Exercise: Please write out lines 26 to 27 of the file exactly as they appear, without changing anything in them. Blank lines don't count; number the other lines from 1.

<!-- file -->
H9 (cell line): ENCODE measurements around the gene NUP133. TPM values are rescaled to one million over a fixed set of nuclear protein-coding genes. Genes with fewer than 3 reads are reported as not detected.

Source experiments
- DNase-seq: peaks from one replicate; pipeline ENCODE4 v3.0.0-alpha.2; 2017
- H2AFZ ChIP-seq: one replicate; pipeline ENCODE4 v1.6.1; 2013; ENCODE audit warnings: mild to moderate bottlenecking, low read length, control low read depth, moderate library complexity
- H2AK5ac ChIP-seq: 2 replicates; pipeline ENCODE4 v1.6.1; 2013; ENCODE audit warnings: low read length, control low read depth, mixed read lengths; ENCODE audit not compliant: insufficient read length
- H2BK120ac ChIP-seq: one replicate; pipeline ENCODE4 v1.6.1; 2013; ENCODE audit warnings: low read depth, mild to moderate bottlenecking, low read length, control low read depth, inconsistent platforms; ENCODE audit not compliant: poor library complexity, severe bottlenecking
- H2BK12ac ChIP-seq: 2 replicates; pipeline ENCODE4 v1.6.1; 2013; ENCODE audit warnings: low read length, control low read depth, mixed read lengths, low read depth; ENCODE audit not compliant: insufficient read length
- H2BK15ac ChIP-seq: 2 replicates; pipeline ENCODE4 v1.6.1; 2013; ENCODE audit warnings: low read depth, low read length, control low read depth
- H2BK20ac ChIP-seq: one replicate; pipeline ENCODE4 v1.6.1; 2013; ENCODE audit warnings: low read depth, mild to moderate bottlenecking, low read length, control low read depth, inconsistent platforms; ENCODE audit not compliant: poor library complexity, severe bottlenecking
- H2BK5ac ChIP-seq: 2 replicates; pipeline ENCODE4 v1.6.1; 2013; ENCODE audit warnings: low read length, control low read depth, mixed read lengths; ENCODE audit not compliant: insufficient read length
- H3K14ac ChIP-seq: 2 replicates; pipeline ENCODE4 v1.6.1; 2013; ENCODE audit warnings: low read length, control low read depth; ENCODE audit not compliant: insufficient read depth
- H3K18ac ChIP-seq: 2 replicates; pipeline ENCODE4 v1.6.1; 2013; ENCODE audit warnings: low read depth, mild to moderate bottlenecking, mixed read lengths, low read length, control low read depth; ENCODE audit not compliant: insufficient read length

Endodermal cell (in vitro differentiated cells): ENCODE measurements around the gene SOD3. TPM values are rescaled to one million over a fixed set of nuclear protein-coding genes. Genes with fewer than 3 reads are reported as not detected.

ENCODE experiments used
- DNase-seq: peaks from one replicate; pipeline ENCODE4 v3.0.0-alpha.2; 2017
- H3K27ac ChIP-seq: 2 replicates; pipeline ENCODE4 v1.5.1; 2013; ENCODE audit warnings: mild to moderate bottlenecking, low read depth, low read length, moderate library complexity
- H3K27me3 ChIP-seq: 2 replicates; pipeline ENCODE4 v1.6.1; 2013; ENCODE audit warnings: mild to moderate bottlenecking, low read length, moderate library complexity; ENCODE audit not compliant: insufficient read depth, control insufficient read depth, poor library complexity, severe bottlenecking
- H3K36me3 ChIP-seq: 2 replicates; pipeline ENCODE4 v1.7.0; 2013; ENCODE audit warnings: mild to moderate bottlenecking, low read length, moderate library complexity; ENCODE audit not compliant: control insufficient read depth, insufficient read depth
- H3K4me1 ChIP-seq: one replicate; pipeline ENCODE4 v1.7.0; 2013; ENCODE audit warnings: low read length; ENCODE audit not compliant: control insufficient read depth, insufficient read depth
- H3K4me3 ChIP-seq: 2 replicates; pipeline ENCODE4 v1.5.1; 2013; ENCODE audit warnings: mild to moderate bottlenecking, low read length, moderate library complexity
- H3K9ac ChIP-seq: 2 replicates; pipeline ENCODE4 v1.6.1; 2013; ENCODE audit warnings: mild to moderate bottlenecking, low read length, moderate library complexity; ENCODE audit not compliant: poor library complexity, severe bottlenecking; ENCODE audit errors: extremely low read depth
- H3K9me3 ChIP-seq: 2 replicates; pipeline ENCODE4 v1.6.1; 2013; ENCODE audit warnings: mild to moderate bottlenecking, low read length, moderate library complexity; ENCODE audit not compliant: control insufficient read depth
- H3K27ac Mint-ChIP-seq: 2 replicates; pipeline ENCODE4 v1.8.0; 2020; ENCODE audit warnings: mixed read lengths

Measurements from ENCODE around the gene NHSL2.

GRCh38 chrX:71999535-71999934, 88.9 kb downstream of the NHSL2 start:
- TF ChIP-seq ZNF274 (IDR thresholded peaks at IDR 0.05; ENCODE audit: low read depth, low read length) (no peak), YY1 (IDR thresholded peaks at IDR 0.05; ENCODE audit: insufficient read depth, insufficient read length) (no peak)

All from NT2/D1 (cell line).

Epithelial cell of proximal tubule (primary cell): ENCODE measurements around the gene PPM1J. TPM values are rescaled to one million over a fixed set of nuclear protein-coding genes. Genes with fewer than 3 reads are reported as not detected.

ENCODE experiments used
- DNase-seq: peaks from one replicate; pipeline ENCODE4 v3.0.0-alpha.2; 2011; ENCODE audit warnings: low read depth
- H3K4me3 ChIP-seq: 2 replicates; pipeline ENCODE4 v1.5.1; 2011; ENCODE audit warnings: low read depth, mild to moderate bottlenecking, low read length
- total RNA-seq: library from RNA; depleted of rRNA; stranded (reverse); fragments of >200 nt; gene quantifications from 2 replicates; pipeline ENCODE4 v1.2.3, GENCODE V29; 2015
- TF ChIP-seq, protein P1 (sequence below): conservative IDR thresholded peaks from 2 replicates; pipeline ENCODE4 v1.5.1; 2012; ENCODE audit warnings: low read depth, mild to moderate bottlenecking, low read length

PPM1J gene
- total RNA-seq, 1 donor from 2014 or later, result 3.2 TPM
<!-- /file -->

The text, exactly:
- TF ChIP-seq ZNF274 (IDR thresholded peaks at IDR 0.05; ENCODE audit: low read depth, low read length) (no peak), YY1 (IDR thresholded peaks at IDR 0.05; ENCODE audit: insufficient read depth, insufficient read length) (no peak)

All from NT2/D1 (cell line).